Pretty much a classic savoury ‘cobbler’, this hearty vegetarian main course looks fabulous as you bring it bubbling to the table.






Skill level

Average: 4.1 (17 votes)

You can boost the flavour if you like by adding some wild mushrooms or a handful of pre-soaked dried mushrooms. Steamed greens or leeks make a good accompaniment.


  • 3 tbsp olive or rapeseed oil
  • 1 onion, finely diced
  • 1 medium carrot, finely diced
  • 1 celery stalk, finely diced
  • A large knob of butter
  • 700–750 g mushrooms, thickly sliced
  • 1 large garlic clove, finely chopped
  • 1 tsp roughly chopped Thyme (optional)
  • 150 ml red wine
  • 250 ml vegetable stock
  • Sea salt and freshly ground black pepper

For the scone topping

  • 175 g self-raising flour
  • ½ tsp salt
  • 75 g chilled butter, diced
  • 1 tsp English mustard powder
  • 75 g mature Cheddar or other well-flavoured hard cheese, grated
  • 1 large egg
  • 125 ml milk

To serve

  • Soured cream (or plain wholemilk yoghurt)

Cook's notes

Oven temperatures are for conventional; if using fan-forced (convection), reduce the temperature by 20˚C. | We use Australian tablespoons and cups: 1 teaspoon equals 5 ml; 1 tablespoon equals 20 ml; 1 cup equals 250 ml. | All herbs are fresh (unless specified) and cups are lightly packed. | All vegetables are medium size and peeled, unless specified. | All eggs are 55-60 g, unless specified.


Preheat the oven to 190°C/Gas 5. Heat 1 tablespoon oil in a large, wide flameproof casserole or heavy-based saucepan and add the onion, carrot and celery. Cover and sweat over a low heat for 15 minutes, stirring occasionally, until tender.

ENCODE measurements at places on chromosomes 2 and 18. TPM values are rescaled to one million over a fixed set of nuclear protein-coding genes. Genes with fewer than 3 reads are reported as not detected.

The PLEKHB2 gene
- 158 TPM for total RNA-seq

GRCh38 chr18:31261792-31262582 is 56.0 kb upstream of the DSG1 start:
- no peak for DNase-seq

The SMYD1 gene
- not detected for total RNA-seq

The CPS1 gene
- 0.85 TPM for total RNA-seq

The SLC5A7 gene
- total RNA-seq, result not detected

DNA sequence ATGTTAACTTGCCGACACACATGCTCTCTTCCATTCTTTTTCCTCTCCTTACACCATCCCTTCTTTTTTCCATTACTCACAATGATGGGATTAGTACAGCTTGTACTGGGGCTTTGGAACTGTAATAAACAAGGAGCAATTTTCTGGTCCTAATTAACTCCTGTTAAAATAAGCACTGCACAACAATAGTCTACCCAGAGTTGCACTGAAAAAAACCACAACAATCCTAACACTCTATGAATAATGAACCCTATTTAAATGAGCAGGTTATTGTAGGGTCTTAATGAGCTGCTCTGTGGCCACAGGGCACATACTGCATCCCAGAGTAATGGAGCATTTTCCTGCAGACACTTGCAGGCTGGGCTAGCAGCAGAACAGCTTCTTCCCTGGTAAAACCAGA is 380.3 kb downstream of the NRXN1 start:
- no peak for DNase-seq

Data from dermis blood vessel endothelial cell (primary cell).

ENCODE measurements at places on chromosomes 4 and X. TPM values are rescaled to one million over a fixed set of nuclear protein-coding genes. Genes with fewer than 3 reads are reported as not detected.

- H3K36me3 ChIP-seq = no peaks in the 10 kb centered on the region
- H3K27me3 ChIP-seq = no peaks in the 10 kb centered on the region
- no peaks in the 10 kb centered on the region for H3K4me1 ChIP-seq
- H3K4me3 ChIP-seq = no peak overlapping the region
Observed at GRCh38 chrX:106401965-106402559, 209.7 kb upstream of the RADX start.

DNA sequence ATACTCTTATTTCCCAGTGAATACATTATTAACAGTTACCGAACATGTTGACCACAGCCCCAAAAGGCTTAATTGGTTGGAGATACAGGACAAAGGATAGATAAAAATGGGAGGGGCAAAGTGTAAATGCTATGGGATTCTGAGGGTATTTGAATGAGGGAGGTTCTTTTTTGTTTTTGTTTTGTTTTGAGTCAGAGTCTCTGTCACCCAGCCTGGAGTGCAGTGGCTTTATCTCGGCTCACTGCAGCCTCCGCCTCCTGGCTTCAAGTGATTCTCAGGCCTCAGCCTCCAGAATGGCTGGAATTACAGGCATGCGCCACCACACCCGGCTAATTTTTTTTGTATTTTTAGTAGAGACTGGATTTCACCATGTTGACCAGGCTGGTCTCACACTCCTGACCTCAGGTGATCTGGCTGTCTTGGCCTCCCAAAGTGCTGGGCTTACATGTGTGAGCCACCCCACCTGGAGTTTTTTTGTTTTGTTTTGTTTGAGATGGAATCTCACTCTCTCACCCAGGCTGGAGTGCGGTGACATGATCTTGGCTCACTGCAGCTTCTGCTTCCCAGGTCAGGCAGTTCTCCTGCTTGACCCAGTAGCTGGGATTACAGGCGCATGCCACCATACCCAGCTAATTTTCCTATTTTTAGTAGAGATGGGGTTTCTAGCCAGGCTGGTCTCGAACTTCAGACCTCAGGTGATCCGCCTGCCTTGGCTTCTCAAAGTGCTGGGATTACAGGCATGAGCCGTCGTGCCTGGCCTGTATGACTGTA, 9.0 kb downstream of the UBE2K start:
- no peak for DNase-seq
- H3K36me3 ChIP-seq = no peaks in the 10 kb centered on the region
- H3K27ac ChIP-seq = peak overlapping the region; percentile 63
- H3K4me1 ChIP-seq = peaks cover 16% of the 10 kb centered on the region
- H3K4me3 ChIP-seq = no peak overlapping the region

Meanwhile, cook the mushrooms in 2 or 3 batches. To do so, heat 1 tablespoon oil and a knob of butter in a large, wide frying pan over a medium heat. Add a batch of mushrooms, turn the heat up high and cook, stirring often, to encourage them to release their juices. Continue to cook until most of the juices have evaporated and the mushrooms are starting to caramelise. Add them to the sweated vegetables. Repeat with the remaining mushrooms, adding the garlic and thyme, if using, to the last batch towards the end of cooking.

Pour the wine into the frying pan and let it bubble for a couple of minutes, stirring to release the tasty bits stuck to the bottom of the pan. Pour over the mushrooms, then add the stock. Bring to a simmer and leave to cook gently while you make the topping.

Sift the flour and salt into a bowl, add the butter and rub in with your fingertips until it resembles coarse breadcrumbs. Stir in the mustard powder and cheese. Beat the egg with the milk, then stir lightly into the flour mix, bringing it together into a very soft, sticky dough (much looser than a conventional scone dough).

Taste the mushroom stew and add more salt and pepper if needed. If you’ve used a saucepan, transfer the stew to a wide oven dish. Drop large spoonfuls of the scone dough on to the mushroom mixture. Bake for about 30 minutes, until the scone topping is well risen and golden. Poke a skewer into one of the ‘cobbles’ to check that it is cooked right through.

Serve the ‘cobbler’ without further ado, with a bowl of soured cream (or yoghurt) for dolloping on top.


Recipe from Three Good Things by Hugh Fearnley-Whittingstall (Bloomsbury, hb, $45.00). Photography © Simon Wheeler.